"It wasn't until I saw Rickey that I understood what baseball was about. Rickey Henderson is a run, man. That's it. When you see Rickey Henderson, I don't care when, the score's already 1-0. If he's with you, that's great. If he's not, you won't like it."
—Oakland Athletics teammate Mitchell Page
"The Rickey Rally—a walk, two stolen bases and a sacrifice fly—was purist baseball at its best."
—Sportswriter Allen St. John
"I did a lot of study and I found that it's impossible to throw Rickey Henderson out. I started using stopwatches and everything. I found it was impossible to throw some other guys out also. They can go from first to second in 2.9 seconds, and no pitcher-catcher combination in baseball could throw from here to there to tag second in 2.9 seconds, it was always 3, 3.1, 3.2. So actually, the runner that can make the continuous, regular move like Rickey's can't be thrown out and he's proven it."
—Baseball scout Charlie Metro
Ed.: Nicknamed "the Man of Steal," Henderson is baseball's all-time stolen base king. His 1406 career steals are 50% more than the 938 of the all-time runner-up, Lou Brock. Henderson led the American League in steals 13 times, including every year from 1980 to 1991 except his injury-shortened 1987 season. He stole 100 bases in 1980, his first full big-league season, and an unbelievable 130 bases in 1982. There were nine entire teams that stole fewer than 130 bases that year.
"This is Rickey, calling on behalf of Rickey. Rickey wants to play baseball."
—Henderson, leaving a voicemail message for San Diego Padres general manager Kevin Towers
"Just because I believed in what I was doing on the field, and dedicated myself to playing the game, does that mean I'm cocky? Does that mean I'm arrogant? People who played against me called me cocky, but my teammates didn't. I brought attention, fear. I wanted to beat you in the worst way. If that made me cocky, so be it."
—Henderson, on his reputation
"Which one of you bad boys got some hits in you?"
—Henderson, to his bats
"I hit it out, but it didn't go out."
—Henderson, on why he broke into a home run trot on a long fly ball that bounced off the outfield wall in a 2001 game; he ended up on first base
"Scoring the most runs in major league history. You have to score to win."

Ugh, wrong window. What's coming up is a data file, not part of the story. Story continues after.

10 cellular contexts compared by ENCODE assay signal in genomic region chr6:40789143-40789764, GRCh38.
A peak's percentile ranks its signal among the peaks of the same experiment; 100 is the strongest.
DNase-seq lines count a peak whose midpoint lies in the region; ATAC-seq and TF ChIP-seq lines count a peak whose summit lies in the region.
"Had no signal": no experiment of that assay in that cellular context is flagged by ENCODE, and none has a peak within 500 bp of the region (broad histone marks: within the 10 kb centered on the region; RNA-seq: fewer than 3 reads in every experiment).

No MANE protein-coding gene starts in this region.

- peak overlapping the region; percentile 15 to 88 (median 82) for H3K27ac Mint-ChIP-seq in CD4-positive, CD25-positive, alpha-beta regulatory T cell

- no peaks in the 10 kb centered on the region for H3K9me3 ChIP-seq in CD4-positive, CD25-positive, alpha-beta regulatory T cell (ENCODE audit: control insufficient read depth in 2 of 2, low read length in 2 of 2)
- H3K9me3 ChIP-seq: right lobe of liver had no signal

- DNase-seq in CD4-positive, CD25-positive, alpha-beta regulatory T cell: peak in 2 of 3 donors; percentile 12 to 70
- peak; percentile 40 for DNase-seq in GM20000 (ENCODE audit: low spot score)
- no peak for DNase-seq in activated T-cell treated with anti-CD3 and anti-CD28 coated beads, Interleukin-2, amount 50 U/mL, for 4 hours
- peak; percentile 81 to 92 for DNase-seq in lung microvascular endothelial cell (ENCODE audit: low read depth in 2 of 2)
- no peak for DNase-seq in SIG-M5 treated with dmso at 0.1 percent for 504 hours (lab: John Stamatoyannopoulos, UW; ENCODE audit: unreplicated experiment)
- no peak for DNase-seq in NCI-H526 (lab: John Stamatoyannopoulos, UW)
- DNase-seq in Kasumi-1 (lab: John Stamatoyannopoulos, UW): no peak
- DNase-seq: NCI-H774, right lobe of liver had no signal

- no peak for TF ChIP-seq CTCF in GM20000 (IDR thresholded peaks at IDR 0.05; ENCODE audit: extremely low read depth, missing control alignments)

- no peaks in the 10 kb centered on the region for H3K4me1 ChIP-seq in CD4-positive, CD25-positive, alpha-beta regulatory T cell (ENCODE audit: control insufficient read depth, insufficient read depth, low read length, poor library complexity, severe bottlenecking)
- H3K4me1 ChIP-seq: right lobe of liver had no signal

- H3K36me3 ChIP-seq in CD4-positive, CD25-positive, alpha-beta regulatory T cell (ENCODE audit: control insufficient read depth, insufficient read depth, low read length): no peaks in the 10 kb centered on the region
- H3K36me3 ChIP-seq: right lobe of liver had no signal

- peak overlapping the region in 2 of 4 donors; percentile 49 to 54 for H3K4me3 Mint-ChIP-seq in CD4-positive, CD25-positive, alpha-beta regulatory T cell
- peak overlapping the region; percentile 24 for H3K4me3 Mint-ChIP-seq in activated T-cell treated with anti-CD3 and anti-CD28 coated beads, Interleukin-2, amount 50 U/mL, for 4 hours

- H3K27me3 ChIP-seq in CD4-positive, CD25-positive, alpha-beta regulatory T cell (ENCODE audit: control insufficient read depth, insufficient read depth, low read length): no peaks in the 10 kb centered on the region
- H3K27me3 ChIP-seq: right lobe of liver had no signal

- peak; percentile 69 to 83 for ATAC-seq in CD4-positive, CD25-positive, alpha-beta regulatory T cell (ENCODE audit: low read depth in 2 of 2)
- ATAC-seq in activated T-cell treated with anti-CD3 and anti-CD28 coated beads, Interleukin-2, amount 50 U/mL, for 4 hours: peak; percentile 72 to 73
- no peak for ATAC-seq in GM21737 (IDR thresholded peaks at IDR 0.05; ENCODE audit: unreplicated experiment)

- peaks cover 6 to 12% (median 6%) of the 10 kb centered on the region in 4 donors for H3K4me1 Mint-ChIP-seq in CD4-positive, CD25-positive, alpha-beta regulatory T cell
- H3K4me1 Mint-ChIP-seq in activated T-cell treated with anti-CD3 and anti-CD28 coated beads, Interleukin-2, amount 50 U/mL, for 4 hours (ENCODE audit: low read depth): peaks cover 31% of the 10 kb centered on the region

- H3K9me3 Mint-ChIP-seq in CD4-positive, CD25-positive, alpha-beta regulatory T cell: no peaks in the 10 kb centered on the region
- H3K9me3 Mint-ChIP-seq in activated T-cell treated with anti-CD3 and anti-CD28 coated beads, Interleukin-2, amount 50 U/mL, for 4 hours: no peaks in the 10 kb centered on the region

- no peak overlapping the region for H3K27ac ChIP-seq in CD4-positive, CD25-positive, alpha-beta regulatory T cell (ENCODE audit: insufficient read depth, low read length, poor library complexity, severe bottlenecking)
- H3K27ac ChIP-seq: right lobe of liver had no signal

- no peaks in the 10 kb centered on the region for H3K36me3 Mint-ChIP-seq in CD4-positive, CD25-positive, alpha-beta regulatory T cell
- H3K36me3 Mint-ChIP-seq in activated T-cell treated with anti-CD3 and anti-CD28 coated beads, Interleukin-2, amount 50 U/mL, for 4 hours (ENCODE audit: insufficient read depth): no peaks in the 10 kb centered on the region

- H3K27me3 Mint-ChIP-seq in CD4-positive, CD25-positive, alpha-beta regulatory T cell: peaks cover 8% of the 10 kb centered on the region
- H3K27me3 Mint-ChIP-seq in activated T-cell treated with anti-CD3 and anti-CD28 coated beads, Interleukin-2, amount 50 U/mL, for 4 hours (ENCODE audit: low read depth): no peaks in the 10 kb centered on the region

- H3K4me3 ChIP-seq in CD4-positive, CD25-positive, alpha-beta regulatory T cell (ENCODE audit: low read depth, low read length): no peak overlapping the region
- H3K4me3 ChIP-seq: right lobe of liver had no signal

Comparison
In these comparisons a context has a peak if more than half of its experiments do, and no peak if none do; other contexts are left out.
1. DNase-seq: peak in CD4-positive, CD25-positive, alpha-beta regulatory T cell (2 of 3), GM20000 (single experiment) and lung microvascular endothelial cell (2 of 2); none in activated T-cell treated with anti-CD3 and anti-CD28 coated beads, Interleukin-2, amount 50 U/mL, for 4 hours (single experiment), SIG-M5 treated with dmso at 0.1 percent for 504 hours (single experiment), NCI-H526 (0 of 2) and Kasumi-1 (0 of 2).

—Henderson, on his greatest accomplishment
Ed.: He's right. Although the runs-scored statistic gets less attention than the home run (any given run scored being less dramatic and telegenic than any given home run), and lacks the home run's cultural resonance, in pure baseball terms it is more crucial to the success of a player's team and therefore more important.
The home run is one-dimensional, a function of a player's power, not his overall game. There is only one way to hit a HR, and it in turn is only one way to score a run. There are, however, numerous ways to score runs, each of which helps win a game, and Henderson excelled at all of them (and could also hit home runs). He averaged over 100 runs scored per year for his entire career.
Scoring more runs than anyone else in baseball history is a rare feat, made possible by the varied aspects of Henderson's greatness: his iconic base-stealing; his 2190 career walks, which eclipsed Babe Ruth's all-time record (since passed by Barry Bonds); his 3000+ hits, in themselves a ticket to the Hall of Fame; his career .401 on-base percentage; his power at the plate with 297 home runs, good for a spot in the all-time top 100 at the time he stopped playing, and a record 81 HR to lead off a game; and his longevity and fitness, with 3081 games played (fourth all-time). He also drove in 1115 runs himself, remarkable for a career leadoff hitter.
Henderson broke Ty Cobb's career mark en route to the all-time record of 2295 runs scored. Bonds, third all-time with 2227, could surpass Henderson in 2008. Babe Ruth and Henry Aaron, the last two players Bonds passed on the career home run ladder, are tied for fourth at 2174 runs scored. With 1501 runs already scored at age 32, Alex Rodríguez could have the last word among today's players.
With all that said, "Baseball isn't statistics, it's Joe DiMaggio rounding second base."
The last word on a diamond gem: "Without exaggerating one inch, you could find fifty Hall of Famers who, all taken together, don't own as many records, and as many important records, as Rickey Henderson." Is Henderson a Hall of Famer? "If you could split him in two, you'd have two Hall of Famers."
—Baseball statistician Bill James